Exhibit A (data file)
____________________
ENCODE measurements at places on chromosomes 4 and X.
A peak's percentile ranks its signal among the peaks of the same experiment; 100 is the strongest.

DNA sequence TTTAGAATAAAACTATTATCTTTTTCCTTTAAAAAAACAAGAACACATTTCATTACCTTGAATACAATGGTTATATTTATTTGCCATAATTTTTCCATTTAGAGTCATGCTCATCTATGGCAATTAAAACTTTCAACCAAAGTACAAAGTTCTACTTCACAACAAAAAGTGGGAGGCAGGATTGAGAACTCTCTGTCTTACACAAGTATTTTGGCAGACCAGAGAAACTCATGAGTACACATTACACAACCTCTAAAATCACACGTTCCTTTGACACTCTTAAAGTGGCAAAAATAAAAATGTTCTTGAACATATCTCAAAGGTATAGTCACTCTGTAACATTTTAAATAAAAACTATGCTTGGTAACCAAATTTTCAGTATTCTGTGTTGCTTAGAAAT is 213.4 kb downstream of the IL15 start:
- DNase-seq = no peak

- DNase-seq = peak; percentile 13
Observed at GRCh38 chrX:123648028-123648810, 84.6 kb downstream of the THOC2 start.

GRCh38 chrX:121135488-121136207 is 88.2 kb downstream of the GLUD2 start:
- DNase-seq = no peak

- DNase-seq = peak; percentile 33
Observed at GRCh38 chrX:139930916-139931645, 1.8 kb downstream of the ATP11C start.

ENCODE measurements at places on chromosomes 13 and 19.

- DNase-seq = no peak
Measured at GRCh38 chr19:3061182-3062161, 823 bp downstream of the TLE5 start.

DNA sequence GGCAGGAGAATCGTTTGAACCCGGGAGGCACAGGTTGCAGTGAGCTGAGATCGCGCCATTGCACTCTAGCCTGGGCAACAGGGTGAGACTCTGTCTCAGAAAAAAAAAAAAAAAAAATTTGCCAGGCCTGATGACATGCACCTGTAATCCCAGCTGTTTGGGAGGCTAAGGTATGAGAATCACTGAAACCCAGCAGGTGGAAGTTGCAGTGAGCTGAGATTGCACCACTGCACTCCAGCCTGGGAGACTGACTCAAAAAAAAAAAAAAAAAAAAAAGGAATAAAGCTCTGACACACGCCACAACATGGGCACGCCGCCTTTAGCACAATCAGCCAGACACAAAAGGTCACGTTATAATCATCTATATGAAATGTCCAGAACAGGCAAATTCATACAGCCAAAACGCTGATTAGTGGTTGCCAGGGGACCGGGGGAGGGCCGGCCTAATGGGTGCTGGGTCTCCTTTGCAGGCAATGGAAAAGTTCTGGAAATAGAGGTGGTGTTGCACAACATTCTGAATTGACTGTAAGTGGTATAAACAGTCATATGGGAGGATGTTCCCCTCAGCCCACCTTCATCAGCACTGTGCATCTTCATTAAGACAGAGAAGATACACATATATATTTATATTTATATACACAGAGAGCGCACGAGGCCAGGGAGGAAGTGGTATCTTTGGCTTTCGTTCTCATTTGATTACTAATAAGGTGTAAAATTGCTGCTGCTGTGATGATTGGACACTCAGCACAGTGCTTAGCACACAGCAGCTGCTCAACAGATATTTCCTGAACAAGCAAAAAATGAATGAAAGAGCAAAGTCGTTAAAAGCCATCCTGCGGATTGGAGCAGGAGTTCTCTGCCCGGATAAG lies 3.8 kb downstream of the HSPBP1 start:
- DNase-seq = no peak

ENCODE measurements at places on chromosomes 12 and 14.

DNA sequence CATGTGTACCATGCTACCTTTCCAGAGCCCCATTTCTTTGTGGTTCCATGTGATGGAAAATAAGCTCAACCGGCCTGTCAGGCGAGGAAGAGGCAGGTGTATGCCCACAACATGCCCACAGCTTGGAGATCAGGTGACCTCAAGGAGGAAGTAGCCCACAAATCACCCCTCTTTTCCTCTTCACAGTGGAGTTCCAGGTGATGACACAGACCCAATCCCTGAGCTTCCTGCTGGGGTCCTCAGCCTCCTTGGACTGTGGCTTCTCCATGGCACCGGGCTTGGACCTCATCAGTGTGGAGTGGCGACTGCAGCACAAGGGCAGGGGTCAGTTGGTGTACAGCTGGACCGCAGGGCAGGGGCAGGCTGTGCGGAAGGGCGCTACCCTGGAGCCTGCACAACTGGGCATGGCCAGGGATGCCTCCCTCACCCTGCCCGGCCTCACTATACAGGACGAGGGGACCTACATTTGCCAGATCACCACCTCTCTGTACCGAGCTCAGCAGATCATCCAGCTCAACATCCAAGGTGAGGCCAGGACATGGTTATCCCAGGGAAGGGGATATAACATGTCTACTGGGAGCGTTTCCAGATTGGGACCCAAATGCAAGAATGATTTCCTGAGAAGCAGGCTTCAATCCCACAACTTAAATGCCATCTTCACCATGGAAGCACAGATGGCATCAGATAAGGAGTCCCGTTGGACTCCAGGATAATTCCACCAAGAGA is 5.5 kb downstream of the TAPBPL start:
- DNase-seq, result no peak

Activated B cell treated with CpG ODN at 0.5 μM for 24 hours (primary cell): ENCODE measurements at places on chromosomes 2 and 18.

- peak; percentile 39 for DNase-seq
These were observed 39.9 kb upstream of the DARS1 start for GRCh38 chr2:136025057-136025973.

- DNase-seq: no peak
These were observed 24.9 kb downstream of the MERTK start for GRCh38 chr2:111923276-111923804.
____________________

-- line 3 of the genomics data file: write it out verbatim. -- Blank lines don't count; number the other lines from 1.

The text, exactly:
DNA sequence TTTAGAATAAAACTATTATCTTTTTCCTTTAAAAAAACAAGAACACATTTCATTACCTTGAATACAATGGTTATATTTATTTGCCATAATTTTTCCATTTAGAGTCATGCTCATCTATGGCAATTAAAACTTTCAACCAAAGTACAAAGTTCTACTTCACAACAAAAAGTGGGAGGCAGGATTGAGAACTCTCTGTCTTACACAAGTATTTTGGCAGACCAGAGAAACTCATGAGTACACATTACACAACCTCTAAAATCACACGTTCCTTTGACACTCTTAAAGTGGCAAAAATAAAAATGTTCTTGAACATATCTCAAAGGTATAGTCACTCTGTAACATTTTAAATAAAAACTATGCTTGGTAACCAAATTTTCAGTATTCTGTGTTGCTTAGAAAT is 213.4 kb downstream of the IL15 start: